This Is 2016’s Biggest Storm (So Far)

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Super Typhoon Meranti captured by NASA’s Aqua satellite. Photo: NASA Goddard's MODIS Rapid Response Team

Super Typhoon Meranti is careening past the southern tip of Taiwan, packing sustained winds of 185 miles per hour. The cyclone has logged wind gusts as fast as 225 miles per hour, and waves as high as 48 feet. Parts of the system were dumping nearly a foot of rainfall per hour.

Photo: NASA/JAXA, Hal Pierce

Meranti is the largest storm on Earth right now, and one of the most impressive cyclones ever recorded on the planet. Only two other super typhoons have managed to maintain wind speeds at 185 miles per hour for 18 hours: 1979’s Typhoon Tip, the most powerful storm in recorded history; and 2013’s Typhoon Haiyan, which killed more than 6,000 in the Philippines.

Forecasters predict that Meranti will skate south of Taiwan on Wednesday, avoiding a direct hit, but still battering the island with tropical-storm-force winds and heavy surf and torrential rains, which could produce mudslides in its mountains with rainfall anywhere between 10 and 30 inches in some spots.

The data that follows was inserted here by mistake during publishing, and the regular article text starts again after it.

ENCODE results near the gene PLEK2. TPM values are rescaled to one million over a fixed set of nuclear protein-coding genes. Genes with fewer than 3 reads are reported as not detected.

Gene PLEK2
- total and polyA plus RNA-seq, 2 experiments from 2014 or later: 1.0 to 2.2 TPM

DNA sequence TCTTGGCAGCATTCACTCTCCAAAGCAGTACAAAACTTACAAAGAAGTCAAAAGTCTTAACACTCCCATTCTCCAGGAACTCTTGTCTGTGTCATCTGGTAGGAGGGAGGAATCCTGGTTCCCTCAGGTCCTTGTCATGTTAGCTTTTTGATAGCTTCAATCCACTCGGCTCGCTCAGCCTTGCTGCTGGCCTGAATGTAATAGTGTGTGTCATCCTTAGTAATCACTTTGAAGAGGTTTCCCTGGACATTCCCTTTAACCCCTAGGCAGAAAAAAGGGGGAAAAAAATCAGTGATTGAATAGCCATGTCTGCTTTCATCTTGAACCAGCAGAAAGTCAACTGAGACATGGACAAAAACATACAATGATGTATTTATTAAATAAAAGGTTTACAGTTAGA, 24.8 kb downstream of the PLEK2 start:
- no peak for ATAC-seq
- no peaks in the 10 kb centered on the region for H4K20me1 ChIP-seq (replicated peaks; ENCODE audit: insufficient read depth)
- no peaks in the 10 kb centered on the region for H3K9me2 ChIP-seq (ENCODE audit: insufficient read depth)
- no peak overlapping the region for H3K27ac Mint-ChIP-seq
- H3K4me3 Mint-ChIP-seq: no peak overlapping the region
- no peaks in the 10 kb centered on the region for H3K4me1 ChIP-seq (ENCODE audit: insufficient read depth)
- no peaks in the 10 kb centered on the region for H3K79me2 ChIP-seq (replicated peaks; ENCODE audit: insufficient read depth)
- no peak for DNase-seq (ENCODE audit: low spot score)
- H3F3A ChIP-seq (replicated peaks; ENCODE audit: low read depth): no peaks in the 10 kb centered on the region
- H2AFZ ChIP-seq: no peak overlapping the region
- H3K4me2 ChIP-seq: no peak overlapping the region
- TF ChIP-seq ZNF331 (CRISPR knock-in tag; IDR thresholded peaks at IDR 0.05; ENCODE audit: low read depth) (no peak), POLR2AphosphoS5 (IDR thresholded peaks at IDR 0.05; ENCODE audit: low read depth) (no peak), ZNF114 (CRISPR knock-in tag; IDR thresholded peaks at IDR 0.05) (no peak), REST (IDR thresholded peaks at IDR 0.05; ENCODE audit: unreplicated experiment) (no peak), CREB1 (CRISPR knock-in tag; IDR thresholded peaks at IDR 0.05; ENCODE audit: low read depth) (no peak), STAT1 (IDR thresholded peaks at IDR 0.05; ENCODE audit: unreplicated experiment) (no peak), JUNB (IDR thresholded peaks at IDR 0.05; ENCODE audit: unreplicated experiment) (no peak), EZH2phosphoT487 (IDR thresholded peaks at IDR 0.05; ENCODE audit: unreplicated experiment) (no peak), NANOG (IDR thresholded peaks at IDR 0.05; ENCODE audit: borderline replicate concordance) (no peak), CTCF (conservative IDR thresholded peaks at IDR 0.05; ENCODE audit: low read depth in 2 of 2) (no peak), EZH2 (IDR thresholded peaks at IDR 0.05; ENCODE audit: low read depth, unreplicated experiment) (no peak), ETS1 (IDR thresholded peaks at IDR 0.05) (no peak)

But Meranti poses an even bigger threat to China’s southeastern coast. The cyclone is charging forward south of Xiamen, a port city in the Fuijan province, and even if the storm weakness — and it likely will — it will approach mainland China around Thursday with the equivalent strength of at least a category-three hurricane. That means winds up to 129 miles per hour, intense downpours, and deadly surf.

Photo: Joint Typhoon Warning Center

This will likely be the second deadly storm hit for this region in just weeks. In July, Typhoon Nepartak took a path similar to Meranti’s, killing 3 in Taiwan and more than 80 in mainland China as a tropical storm. In one Taiwanese town on the southeastern coast, residents rushed to repair still-damaged homes as they prepared for another, more fearsome storm to arrive.

This Is 2016’s Biggest Storm (So Far)